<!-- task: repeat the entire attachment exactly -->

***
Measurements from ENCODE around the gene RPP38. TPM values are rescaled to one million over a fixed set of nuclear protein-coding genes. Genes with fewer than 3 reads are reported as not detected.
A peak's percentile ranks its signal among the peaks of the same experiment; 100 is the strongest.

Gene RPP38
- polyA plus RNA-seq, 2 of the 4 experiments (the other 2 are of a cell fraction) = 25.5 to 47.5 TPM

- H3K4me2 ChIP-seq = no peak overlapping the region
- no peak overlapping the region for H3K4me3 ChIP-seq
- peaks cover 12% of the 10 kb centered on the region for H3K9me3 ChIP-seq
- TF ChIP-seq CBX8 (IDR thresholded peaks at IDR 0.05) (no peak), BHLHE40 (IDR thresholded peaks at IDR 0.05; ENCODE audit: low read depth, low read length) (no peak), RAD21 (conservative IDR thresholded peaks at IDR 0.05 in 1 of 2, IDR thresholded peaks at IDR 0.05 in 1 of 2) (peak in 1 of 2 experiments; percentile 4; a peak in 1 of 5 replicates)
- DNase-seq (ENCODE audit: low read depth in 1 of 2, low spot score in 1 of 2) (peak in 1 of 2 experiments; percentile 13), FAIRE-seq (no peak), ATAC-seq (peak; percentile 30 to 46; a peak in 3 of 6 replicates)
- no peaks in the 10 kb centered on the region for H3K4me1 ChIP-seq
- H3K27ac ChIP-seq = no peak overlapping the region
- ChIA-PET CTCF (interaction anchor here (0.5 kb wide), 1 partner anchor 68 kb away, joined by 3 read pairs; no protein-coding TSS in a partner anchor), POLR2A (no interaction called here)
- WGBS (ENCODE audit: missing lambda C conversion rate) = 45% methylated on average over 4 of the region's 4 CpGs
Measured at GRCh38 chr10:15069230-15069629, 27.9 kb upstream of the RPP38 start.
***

Measurements from ENCODE around the gene RPP38. TPM values are rescaled to one million over a fixed set of nuclear protein-coding genes. Genes with fewer than 3 reads are reported as not detected.
A peak's percentile ranks its signal among the peaks of the same experiment; 100 is the strongest.

Gene RPP38
- polyA plus RNA-seq, 2 of the 4 experiments (the other 2 are of a cell fraction) = 25.5 to 47.5 TPM

- H3K4me2 ChIP-seq = no peak overlapping the region
- no peak overlapping the region for H3K4me3 ChIP-seq
- peaks cover 12% of the 10 kb centered on the region for H3K9me3 ChIP-seq
- TF ChIP-seq CBX8 (IDR thresholded peaks at IDR 0.05) (no peak), BHLHE40 (IDR thresholded peaks at IDR 0.05; ENCODE audit: low read depth, low read length) (no peak), RAD21 (conservative IDR thresholded peaks at IDR 0.05 in 1 of 2, IDR thresholded peaks at IDR 0.05 in 1 of 2) (peak in 1 of 2 experiments; percentile 4; a peak in 1 of 5 replicates)
- DNase-seq (ENCODE audit: low read depth in 1 of 2, low spot score in 1 of 2) (peak in 1 of 2 experiments; percentile 13), FAIRE-seq (no peak), ATAC-seq (peak; percentile 30 to 46; a peak in 3 of 6 replicates)
- no peaks in the 10 kb centered on the region for H3K4me1 ChIP-seq
- H3K27ac ChIP-seq = no peak overlapping the region
- ChIA-PET CTCF (interaction anchor here (0.5 kb wide), 1 partner anchor 68 kb away, joined by 3 read pairs; no protein-coding TSS in a partner anchor), POLR2A (no interaction called here)
- WGBS (ENCODE audit: missing lambda C conversion rate) = 45% methylated on average over 4 of the region's 4 CpGs
Measured at GRCh38 chr10:15069230-15069629, 27.9 kb upstream of the RPP38 start.